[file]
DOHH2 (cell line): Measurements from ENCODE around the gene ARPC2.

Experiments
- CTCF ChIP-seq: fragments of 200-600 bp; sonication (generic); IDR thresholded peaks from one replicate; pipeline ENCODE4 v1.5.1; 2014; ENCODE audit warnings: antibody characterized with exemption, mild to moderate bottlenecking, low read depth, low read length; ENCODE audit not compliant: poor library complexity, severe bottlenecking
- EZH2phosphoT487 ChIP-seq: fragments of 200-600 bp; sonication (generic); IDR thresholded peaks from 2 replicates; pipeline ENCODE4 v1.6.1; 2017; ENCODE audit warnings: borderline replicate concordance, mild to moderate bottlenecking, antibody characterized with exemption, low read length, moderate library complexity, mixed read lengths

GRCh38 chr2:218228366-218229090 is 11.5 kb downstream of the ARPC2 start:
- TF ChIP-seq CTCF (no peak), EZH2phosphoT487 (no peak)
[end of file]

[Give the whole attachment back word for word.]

DOHH2 (cell line): Measurements from ENCODE around the gene ARPC2.

Experiments
- CTCF ChIP-seq: fragments of 200-600 bp; sonication (generic); IDR thresholded peaks from one replicate; pipeline ENCODE4 v1.5.1; 2014; ENCODE audit warnings: antibody characterized with exemption, mild to moderate bottlenecking, low read depth, low read length; ENCODE audit not compliant: poor library complexity, severe bottlenecking
- EZH2phosphoT487 ChIP-seq: fragments of 200-600 bp; sonication (generic); IDR thresholded peaks from 2 replicates; pipeline ENCODE4 v1.6.1; 2017; ENCODE audit warnings: borderline replicate concordance, mild to moderate bottlenecking, antibody characterized with exemption, low read length, moderate library complexity, mixed read lengths

GRCh38 chr2:218228366-218229090 is 11.5 kb downstream of the ARPC2 start:
- TF ChIP-seq CTCF (no peak), EZH2phosphoT487 (no peak)